Who is a conservative? Burke or Buckley? Is Bill Kristol a conservative or Victor Davis Hanson? David Cameron or Peter Hitchens? Or are they all conservatives? Will Narendra Modi of India be considered a conservative? Is Vladimir Putin’s vision of a society conservative, or Rodrigo Duterte’s forceful authoritarian law and order imposition against deviant drug addicts a conservative approach? In that case what is conservative? How can it be defined and charted for this new young century?

For those of you paying attention, two of my colleagues recently started this topical and timely debate. Ben Sixsmith, critiquing Noah Rothman’s Commentary piece, stated that #NeverTrumpers are pseudo-conservatives. Mitch Blatt countered that they are indeed conservatives, because there isn’t any fixed definition of conservatism.

For a non-European/non-American reader of politics, the arguments of both sides might seem odd. Both are correct, both are circular and axiomatic. Both, in some ways, logically contradictory. And both, never tries to define what it tries to critique. Without summarising the aforementioned pieces, (readers can read them, in their due time) let me highlight the contradictions.

First of all, Mitch is correct in pointing out, that conservatism is not a defined and codified doctrine, and it is foolish to expect Burkeian conservatism would be applicable in current century. Theories, doctrines and ideologies evolve. Conservatism did as well. Even a strict interpretation of Burke’s “Reflections on the Revolution in France” would suggest that Burke argues freedom loving conservative forces would muster and pull together to defeat radicalism. France was not in England, nonetheless Burke’s Whiggish bravado is noticeable. Historians would state, that Burke himself led to Buckley and Neo-conservatism. If fighting for liberty and Judeo-Christian values remain one of the core ethos of conservatism, then paraphrasing Peter Hitchens, at the sound of the bugle onservatives would instinctively rally around the tattered colours, wherever there is radical tyranny. That’s one aspect of it.

The contradictory aspect, as Ben hinted, is that conservatives believe in society and societal differences. Conservatism by definition calls for prudence, responsibility and restraint. That by definition limits any true-blue conservative from being a radical. On a macro-level, that would mean, in sum, every society would be unique, would have a strong rule of law, would oppose deviance in any form, whichever form they would define, and would conserve resources. Contrast that with neo-conservatism, whether in Post-Bush 43 US or post-Cameron UK, and almost all of those ideas fall flat. If conservatism becomes internationalist, then how different is it from Trotskyism, or liberalism? Who defines what society would or should be ruled according to which values? Will Angela Merkel (who calls herself conservative, by the way) decide what Modi or Putin, finds suitable for Indian, or Russian society? Where does that lead us? How will the theological difference between an Israeli conservative and a Russian conservative, both following Judeo-Christian values, at least nominally, be decided and in whose favour? Who judges anyway and on what merit?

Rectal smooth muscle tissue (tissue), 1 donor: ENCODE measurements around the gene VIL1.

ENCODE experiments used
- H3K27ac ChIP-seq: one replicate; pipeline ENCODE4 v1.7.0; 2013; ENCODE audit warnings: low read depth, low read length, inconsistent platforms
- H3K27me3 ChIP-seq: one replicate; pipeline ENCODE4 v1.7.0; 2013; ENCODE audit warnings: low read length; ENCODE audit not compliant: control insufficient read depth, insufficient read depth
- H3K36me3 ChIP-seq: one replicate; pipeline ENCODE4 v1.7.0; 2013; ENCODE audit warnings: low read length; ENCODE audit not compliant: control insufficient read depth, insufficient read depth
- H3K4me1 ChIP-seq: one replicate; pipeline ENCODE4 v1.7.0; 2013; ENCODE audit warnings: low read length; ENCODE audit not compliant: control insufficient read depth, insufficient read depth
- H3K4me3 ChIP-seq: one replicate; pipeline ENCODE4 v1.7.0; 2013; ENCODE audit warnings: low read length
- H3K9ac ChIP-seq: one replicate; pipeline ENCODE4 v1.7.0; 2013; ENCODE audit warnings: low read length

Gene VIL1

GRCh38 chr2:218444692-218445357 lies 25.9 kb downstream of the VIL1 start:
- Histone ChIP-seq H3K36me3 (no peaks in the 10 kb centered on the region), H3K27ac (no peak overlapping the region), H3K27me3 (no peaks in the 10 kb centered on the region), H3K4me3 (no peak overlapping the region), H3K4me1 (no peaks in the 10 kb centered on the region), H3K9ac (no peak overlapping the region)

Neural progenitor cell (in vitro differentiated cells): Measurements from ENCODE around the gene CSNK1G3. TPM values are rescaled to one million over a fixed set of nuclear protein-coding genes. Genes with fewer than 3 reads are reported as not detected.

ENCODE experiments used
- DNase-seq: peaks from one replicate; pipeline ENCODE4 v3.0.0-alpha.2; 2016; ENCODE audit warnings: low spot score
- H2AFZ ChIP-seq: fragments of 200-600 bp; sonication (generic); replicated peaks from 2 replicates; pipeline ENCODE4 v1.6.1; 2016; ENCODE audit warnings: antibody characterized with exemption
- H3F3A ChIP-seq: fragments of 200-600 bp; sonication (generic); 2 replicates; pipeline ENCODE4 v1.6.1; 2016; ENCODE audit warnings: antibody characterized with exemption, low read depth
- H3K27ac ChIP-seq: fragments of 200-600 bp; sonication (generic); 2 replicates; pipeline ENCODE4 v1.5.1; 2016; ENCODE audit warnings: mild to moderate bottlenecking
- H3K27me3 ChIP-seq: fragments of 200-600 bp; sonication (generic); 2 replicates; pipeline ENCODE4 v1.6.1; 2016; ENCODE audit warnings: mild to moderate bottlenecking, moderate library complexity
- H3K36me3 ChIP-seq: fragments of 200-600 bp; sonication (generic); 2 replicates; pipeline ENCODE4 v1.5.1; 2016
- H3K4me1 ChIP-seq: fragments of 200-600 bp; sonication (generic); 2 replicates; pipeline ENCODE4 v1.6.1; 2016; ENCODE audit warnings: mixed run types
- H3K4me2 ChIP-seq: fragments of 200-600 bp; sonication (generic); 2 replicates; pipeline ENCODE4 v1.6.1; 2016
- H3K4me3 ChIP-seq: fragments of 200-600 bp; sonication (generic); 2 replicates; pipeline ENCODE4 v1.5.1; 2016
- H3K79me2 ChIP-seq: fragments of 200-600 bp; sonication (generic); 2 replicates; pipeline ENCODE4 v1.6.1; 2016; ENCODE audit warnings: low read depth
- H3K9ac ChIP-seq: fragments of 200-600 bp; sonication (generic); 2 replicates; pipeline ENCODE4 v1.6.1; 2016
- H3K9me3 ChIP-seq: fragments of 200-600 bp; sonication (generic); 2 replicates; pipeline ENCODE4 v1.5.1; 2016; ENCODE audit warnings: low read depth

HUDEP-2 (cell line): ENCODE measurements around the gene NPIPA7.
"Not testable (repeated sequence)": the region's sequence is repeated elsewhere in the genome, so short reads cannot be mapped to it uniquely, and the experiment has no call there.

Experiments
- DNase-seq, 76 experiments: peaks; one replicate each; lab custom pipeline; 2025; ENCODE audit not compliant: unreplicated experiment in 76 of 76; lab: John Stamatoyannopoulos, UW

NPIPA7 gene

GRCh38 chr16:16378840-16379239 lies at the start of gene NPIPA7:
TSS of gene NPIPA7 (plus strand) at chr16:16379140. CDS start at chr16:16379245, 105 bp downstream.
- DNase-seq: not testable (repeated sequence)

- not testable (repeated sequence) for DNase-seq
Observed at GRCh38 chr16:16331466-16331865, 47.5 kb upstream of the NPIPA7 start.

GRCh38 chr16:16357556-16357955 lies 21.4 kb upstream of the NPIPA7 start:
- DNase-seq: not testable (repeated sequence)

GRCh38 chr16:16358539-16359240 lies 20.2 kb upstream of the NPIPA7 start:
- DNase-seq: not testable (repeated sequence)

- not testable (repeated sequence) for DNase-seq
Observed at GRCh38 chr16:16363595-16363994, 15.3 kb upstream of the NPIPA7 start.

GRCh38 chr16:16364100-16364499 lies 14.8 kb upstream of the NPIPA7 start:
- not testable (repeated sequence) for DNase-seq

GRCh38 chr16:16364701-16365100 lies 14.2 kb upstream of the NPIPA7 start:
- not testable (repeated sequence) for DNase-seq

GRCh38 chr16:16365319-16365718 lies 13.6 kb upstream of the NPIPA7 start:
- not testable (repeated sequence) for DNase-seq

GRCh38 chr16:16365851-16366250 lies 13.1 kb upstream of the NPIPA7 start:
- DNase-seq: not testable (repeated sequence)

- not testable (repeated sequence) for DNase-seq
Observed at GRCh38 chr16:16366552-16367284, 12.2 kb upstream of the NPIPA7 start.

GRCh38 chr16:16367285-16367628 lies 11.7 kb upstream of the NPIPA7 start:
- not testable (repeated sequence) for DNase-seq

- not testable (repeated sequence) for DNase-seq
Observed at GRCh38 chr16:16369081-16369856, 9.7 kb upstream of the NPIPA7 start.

Not to mention, that any internationalism by definition is radical. Spreading ideology is value promotion. That’s not going to war to defend liberty. The onus shifts. Needless to say, that is neither prudent, responsible, or restrained. And any values promotion risks being hijacked by extremists, or lead to imperialist grandeur of some form.

Ultimately, these are the theoretical differences, which neither Burke nor Buckley wrote about, and that is where the problem lies. We don’t have a modern definition of conservatism, nor do we know how to cope with the current challenges. Lacking that, everyone claims to be a conservative, and everyone cannot be, just like everyone used to claim to be a Marxist, just with different ideological puritanism, and we all know how that worked out.

If the optics of deciding what conservatism is changed, it points to to radically different and alternative versions, both completely rational but opposite. If the metric is small coherent society, prudence and restraint, then that leads to small isolated societies, with unique individualism. That, in hard times and differing interests might lead to nativism, and even worse, tribalism and war. On the other hand, if the metric is internationalism, and economic liberty and right to property, that leads to a whole new set of questions, as to whose values are superior, and who should spread it, and what should be done when faced by resistance. That will inevitably lead to war as well. In sum, conservatism is a spectrum, with potentials of conflict on both extremes, and there’s no right balance defined yet.

That is why this debate is needed, to find the right balance for our trying times. In a world, where radical utopianism and values promotion have led to conflicts just as many times as nativism and tribalism, an ideology, which relies on society, self-responsibility, restraint and prudence is sorely needed. One can only hope, this debate might lead to that soul searching.

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